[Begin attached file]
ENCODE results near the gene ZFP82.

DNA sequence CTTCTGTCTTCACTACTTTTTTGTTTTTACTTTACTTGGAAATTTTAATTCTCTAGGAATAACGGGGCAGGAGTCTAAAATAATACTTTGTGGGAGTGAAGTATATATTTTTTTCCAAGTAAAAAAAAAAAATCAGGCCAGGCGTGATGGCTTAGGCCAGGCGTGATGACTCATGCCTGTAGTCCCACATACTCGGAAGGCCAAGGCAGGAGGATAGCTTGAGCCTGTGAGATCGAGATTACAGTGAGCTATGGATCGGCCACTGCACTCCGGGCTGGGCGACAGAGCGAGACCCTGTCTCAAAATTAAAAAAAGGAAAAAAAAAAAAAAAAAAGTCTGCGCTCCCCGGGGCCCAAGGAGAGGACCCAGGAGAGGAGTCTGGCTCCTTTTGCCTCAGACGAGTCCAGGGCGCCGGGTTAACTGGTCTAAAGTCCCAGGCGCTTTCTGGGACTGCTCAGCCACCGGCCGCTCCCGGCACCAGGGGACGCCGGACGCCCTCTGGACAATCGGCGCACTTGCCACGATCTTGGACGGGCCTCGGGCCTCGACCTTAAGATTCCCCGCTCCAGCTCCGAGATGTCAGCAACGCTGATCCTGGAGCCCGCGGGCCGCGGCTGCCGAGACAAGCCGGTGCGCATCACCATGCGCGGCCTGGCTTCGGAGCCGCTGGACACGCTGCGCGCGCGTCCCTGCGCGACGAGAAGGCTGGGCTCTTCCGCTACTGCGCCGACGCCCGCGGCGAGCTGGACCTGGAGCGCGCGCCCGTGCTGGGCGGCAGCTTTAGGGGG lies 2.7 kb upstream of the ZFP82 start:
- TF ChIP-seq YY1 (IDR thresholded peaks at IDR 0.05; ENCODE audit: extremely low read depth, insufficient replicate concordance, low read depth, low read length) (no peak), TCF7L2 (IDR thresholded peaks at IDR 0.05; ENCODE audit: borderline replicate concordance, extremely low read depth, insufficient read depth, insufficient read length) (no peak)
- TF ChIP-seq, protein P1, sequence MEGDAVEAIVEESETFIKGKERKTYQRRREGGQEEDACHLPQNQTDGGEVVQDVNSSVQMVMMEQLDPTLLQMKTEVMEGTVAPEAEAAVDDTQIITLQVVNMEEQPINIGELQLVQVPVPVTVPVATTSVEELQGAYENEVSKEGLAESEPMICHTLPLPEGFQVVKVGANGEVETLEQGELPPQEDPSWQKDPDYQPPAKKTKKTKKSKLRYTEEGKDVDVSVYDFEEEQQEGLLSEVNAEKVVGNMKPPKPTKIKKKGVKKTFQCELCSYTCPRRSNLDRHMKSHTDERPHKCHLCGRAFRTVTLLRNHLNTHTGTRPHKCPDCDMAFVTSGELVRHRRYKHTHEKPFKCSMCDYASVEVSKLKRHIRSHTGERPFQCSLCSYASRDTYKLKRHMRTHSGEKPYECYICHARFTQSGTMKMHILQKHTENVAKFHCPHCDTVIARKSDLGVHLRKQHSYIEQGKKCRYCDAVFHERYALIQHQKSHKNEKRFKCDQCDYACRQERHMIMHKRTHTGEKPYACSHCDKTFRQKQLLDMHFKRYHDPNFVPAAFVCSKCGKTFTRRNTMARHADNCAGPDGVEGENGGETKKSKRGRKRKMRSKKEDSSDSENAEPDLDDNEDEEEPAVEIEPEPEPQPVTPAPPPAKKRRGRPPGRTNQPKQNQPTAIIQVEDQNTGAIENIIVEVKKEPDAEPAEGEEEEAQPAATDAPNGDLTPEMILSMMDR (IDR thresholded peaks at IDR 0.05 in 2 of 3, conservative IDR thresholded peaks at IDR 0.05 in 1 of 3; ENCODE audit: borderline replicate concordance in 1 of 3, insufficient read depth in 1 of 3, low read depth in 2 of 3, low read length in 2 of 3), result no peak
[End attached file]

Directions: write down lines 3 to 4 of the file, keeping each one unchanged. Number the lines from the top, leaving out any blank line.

- TF ChIP-seq YY1 (IDR thresholded peaks at IDR 0.05; ENCODE audit: extremely low read depth, insufficient replicate concordance, low read depth, low read length) (no peak), TCF7L2 (IDR thresholded peaks at IDR 0.05; ENCODE audit: borderline replicate concordance, extremely low read depth, insufficient read depth, insufficient read length) (no peak)
- TF ChIP-seq, protein P1, sequence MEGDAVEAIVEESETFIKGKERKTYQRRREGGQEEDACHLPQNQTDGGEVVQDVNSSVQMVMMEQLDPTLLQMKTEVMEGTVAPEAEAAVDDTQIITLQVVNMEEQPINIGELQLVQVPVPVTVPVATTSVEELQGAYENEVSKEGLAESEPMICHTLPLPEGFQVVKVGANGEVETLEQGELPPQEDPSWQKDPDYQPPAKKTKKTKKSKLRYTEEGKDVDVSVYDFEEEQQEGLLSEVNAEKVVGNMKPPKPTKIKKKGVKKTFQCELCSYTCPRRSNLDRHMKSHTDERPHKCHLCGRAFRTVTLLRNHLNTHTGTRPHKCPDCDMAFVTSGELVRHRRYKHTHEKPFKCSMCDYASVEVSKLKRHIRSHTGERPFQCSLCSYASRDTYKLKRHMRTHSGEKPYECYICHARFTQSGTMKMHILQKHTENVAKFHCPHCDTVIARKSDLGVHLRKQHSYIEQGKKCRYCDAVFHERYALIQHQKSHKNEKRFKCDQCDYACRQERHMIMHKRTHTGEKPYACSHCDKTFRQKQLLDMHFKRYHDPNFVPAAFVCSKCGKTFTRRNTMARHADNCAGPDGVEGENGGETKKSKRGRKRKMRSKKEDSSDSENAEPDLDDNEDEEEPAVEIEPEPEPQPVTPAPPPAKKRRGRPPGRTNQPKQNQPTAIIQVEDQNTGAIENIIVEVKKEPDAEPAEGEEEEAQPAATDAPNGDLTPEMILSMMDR (IDR thresholded peaks at IDR 0.05 in 2 of 3, conservative IDR thresholded peaks at IDR 0.05 in 1 of 3; ENCODE audit: borderline replicate concordance in 1 of 3, insufficient read depth in 1 of 3, low read depth in 2 of 3, low read length in 2 of 3), result no peak